COVID-19 Effects on Dementia

Known Impact of COVID-19 on Dementia Patients

As we start to shift our attention to the long term effects that this pandemic has had on our residents, a key area of focus is dementia outcomes.  Early on, many quick decisions were made to protect one of our most vulnerable patient populations.

Recent studies have found that residents with dementia who contract COVID-19 have a higher risk of behaviors, depression, anxiety, impaired sleep, and worsening cognition long after the infection has cleared. Studies also show that isolation increases health risks for residents with dementia.

COVID-19 screening techniques are less effective for older adults as they do not present with the typical COVID-19 symptoms. Not recognizing a resident who has an active infection is contributing to the spread of COVID-19 in skilled nursing facilities. So far we know that it is the inflammatory and vascular effects of the infection that contribute to this increased risk of long term psychiatric and medical effects.

Do improved isolation policies prevent widespread infections? While CMS and the CDC continue to encourage social distancing policies as a way to minimize the spread of COVID-19 in those with active infections, residents with dementia have suffered adverse outcomes in the setting of isolation.

Residents in isolation may be at increased risk for:

  • hypertension
  • cardiac disease
  • cognitive decline
  • dementia/cognitive decline
  • low mood
  • anxiety
  • agitation
  • behaviors
  • increased caregiver burden

For this reason, CMS and CDC have modified visitation policies, recommending that nursing facilities should not restrict the amount of visitors or visitation times. 

Use the RAI to Improve Dementia Care

Accurate care planning and utilization of the RAI process is necessary for ensuring that facilities appropriately address all of their resident’s mental and physical health concerns. Accurate coding on the MDS will help you to identify changes in your residents over time. It may be your first clue that something is different and requires a new intervention. Sections that cover diagnoses, behaviors, cognition and mood are particularly heplful in addressing psychiatric concerns. Care area assessments should include a resident’s history of COVID- 19 infection or social isolation and how that is influencing the resident’s presentation.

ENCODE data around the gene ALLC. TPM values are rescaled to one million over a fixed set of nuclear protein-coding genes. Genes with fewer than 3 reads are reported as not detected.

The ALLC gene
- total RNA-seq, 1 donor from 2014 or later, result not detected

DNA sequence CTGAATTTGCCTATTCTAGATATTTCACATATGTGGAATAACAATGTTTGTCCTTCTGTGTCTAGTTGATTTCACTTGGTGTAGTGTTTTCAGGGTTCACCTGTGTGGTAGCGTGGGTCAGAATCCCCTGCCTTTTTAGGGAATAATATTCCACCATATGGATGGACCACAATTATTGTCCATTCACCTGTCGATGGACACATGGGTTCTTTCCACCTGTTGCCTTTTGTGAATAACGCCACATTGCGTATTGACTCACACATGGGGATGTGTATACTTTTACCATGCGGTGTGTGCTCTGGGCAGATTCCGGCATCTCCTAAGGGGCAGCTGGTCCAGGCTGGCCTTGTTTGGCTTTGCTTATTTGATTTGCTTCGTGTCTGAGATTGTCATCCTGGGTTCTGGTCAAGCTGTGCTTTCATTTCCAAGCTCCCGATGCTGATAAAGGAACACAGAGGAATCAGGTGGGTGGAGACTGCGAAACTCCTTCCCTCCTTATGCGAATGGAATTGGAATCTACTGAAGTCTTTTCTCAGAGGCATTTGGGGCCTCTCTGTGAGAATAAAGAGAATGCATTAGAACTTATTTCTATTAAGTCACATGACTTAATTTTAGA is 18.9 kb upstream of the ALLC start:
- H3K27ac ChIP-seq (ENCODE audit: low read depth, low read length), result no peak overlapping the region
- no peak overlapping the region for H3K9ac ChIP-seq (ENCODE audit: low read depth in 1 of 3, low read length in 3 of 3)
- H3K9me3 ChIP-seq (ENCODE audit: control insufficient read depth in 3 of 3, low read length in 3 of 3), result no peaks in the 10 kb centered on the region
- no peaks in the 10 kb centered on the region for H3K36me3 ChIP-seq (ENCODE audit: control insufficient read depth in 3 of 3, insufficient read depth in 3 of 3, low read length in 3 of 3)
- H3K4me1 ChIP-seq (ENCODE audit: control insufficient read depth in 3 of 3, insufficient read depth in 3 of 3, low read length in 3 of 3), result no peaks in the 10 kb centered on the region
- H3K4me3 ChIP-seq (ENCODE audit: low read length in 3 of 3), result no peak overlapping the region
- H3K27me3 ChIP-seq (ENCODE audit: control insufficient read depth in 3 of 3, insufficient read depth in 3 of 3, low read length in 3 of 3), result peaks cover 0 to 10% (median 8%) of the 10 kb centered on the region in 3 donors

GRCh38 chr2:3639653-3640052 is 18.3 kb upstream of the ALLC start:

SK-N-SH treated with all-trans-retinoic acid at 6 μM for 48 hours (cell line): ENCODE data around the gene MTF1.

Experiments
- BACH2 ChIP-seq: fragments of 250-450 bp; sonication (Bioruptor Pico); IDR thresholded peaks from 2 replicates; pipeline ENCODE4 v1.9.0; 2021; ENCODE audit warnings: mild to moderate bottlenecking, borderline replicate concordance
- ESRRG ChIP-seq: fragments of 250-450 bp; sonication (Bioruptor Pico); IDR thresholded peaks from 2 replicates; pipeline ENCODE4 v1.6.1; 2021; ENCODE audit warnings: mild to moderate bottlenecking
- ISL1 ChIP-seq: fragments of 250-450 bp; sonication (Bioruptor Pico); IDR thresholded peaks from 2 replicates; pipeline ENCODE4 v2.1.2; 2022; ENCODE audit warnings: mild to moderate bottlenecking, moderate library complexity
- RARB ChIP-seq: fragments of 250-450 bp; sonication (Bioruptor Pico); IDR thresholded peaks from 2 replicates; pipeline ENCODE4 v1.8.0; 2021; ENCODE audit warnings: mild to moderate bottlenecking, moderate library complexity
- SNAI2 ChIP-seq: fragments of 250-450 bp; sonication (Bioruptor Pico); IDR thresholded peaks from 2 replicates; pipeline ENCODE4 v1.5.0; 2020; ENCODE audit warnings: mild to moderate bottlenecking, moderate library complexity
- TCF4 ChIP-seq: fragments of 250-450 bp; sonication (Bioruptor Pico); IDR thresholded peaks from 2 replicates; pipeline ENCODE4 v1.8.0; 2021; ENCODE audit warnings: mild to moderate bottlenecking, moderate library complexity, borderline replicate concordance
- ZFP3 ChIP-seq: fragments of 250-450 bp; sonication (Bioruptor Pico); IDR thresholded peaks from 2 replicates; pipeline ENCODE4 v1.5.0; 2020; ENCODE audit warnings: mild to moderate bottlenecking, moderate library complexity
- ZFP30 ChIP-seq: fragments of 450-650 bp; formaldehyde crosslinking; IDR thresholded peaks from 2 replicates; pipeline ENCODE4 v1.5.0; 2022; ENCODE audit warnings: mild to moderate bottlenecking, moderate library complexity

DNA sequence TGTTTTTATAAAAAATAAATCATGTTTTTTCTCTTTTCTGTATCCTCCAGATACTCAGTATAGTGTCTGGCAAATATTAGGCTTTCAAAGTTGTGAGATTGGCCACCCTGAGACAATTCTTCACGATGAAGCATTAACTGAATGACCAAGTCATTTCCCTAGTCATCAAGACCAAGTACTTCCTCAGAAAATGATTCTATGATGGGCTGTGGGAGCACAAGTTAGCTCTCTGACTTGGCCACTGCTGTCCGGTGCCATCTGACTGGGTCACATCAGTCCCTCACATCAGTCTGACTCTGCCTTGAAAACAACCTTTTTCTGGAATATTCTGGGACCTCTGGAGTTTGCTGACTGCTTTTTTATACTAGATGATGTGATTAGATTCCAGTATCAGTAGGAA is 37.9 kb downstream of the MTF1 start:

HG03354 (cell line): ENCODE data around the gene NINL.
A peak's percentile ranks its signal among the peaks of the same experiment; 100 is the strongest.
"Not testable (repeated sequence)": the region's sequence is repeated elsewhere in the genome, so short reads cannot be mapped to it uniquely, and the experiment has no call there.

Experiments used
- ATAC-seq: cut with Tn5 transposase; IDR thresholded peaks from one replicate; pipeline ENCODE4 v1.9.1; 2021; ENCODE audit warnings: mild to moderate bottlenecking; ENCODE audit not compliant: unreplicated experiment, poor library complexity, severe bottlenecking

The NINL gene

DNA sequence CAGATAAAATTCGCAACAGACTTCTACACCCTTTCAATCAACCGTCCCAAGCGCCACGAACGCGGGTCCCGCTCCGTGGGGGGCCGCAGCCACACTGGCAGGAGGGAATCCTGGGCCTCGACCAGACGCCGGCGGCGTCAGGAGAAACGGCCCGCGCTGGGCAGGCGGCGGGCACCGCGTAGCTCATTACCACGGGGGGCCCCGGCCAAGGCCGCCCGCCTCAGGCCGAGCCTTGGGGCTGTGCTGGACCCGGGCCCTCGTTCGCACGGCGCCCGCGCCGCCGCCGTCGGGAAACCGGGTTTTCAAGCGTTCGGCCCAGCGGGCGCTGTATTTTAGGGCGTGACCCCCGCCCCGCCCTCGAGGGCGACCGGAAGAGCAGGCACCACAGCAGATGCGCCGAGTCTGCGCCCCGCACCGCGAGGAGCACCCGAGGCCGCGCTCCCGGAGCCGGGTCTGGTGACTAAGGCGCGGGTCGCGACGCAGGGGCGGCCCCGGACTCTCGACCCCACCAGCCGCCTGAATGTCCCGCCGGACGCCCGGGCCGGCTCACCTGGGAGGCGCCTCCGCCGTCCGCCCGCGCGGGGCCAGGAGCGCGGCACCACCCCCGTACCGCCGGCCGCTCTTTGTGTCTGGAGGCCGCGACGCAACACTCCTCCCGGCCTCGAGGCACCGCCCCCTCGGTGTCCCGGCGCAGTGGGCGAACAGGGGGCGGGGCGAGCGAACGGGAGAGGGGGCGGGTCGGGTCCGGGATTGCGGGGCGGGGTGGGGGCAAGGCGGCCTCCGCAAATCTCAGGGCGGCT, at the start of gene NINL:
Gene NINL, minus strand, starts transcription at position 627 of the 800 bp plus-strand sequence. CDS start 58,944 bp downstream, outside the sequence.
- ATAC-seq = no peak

Addressing behavioral care issues promptly and appropriately in care planning will allow your facility to shine above the rest, leading the way in progressive dementia care.

Care plans should include a plan for accomodating visitors and infection prevention programs to promote socialization and meaningful activities. Studies in dementia have long shown that social interactions and meaningful activities slow the decline of dementia. This will lead to decreased mortality and better outcomes in resident, despite the risks associated with a COVID 19 infection.

For staff, this will prevent complexities in care and burnout. For the facility, this will improve staff retention, improve quality measures, and lead to regulatory excellence.

Interested in hearing more?  Join our upcoming webinar: “Coping with COVID-19 and Dementia


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